New Castle County on Monday was given a draft plan by consultants to expand — and increase — the impact fees charged for development.
The county adopted such fees in 1999 to “finance new or expanded infrastructure and service needs for development.” And they have not changed much since.
The county’s consultants recommended adding fees to encourage low-income housing and open space; differentiating more types of housing and businesses in assessing the fees; and raising the fees.
If what was recommended is approved, most developers would pay a lot more and would most likely just pass along those costs to the people and businesses that buy and rent those houses and commercial properties.
New Castle County breaks down impact fees into parks and special facilities; libraries; county facilities; EMS; fire and rescue; and law enforcement. Current impact fees, for example, total $1,157 for a single-family house.
One slide in the consultants’ presentation concluded that that $1,157 fee should go up — just to account for inflation since they were last adjusted in 2006 — to $2,036. The slide provided five scenarios for adjusting fees, including no increase and various timetables and methods of increasing them.
Four of the five scenarios call for indexing the fees to inflation.
One push to increase the impact fees is that County Council this fall voted to spend $7.5 million over three years to preserve open space and agricultural land. Establishing a separate fee for open space will help finance part of that plan.
Doing the math on average current growth — 2,000 homes and 4 million square feet of commercial space annually — the consultants pegged the open-space fee at $377 for a single-family detached house.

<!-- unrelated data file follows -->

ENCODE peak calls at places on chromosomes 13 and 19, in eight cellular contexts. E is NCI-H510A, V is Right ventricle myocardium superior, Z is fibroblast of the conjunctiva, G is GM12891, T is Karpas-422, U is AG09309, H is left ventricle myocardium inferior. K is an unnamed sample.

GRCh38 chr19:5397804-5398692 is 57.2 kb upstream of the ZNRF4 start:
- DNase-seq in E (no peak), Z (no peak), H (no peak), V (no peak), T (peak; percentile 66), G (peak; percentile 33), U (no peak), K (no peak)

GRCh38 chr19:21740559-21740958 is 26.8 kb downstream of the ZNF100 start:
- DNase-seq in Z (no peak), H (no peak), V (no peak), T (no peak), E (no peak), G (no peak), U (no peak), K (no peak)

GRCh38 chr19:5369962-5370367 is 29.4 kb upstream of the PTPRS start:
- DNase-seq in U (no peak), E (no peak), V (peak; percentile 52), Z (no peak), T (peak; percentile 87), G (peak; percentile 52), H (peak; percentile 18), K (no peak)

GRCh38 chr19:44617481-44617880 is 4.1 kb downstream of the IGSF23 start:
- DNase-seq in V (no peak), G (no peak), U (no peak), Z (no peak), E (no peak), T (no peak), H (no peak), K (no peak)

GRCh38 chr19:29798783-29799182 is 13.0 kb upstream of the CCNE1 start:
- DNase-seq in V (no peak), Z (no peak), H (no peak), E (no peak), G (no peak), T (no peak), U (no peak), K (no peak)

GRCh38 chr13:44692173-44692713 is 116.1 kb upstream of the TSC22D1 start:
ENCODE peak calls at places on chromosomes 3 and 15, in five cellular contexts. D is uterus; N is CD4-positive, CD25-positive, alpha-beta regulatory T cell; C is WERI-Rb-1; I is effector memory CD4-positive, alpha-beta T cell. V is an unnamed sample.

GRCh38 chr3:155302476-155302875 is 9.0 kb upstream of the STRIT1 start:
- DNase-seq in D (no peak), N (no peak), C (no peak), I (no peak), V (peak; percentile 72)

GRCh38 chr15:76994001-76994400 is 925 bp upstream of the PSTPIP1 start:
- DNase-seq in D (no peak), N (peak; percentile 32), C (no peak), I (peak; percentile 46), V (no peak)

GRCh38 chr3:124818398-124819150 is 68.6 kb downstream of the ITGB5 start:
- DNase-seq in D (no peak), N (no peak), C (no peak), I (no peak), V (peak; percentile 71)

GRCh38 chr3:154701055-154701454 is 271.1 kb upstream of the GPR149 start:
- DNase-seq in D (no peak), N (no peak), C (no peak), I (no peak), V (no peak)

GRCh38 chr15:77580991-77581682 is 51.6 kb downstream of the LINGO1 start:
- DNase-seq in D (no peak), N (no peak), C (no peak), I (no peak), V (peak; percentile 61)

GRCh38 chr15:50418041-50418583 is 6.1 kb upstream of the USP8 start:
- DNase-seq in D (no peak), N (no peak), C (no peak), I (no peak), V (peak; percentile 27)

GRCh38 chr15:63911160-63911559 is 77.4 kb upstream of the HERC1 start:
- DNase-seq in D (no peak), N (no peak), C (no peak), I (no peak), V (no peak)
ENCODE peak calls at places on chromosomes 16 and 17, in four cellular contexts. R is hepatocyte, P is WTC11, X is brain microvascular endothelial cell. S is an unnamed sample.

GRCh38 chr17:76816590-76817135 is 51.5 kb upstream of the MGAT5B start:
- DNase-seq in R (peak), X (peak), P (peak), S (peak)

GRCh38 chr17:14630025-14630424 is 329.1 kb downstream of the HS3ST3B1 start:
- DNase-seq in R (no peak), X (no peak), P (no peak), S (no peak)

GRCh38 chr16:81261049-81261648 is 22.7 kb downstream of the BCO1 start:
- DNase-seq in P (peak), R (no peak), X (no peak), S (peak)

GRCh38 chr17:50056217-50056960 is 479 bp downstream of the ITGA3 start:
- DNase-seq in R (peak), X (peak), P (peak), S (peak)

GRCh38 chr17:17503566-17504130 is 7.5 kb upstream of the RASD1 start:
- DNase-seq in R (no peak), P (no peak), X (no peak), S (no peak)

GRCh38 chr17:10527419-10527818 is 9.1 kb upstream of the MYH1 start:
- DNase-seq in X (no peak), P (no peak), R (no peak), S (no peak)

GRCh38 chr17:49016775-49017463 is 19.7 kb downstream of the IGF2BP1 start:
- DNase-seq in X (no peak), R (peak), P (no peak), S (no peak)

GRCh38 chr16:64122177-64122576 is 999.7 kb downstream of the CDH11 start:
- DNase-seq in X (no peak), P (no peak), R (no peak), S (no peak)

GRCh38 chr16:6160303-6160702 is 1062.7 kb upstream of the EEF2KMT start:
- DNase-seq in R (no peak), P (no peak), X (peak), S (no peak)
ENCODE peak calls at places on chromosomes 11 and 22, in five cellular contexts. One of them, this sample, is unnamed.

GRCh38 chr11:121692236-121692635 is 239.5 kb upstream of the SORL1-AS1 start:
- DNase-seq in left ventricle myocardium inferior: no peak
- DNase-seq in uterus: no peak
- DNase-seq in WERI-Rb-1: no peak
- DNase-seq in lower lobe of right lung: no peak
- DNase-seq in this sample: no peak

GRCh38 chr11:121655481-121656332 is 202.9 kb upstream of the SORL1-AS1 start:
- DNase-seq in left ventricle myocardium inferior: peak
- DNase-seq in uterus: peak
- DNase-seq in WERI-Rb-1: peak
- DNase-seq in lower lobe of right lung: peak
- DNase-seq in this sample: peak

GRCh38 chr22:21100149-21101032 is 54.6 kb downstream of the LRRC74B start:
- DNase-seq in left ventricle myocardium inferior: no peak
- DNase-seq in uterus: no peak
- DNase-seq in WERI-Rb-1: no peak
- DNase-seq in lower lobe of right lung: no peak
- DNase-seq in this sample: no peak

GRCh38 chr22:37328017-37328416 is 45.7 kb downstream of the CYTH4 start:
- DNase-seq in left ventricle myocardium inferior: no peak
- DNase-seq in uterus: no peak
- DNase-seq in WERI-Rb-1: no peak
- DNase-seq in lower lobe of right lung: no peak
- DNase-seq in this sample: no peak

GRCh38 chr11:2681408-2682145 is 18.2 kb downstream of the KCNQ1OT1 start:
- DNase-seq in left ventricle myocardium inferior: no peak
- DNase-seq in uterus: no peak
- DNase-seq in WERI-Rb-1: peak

Raising impact fees to keep up with inflation and adding a fee for open space would mean the $1,157 fee for a single-family home would hit $2,036 — if all of the consultants’ recommendations are adopted.
Fees for commercial property are charged by 1,000 square feet, in 10 categories. The consultants recommended increasing those categories as well, adding institutional use, lodging use (based on the number of hotel rooms) and restaurant use (“based on anticipated turnover”). For housing, they recommended assessing multifamily dwellings separately.
They also suggested a surcharge in fees for areas that are now remote from infrastructure — Levels 3 and 4 areas in Delaware’s State Strategies, which are yellow and white on the map here.
Those areas are mostly north and south of the Chesapeake & Delaware Canal, but there are large stretches near Hockessin and west of Glasgow. (The red and gold areas of the map are where development is and will be encouraged. The white areas are committed open space and agricultural land.)
The consultants suggested reducing — maybe eliminating — impact fees for moderately priced dwelling units.
Why impact fees are on the agenda
The workshop was organized by the county’s land use department with input from the finance and public works departments. The county hired the Rossi Group and Century Engineering as consultants. A video of the meeting is promised on a land use department page.
A 2020 audit report recommended reviewing the fees, and the six-month review is expected to end in January with a presentation to New Castle County Council’s finance committee and then its full council membership.
Kent County has similar charges under an adequate public facilities ordinance. Sussex County imposes impact fees to preserve open space and covers other facilities with property taxes. The consultants also researched fees nearby and across the country to make their recommendations.
Those interested in commenting about New Castle County’s fees should email [email protected].
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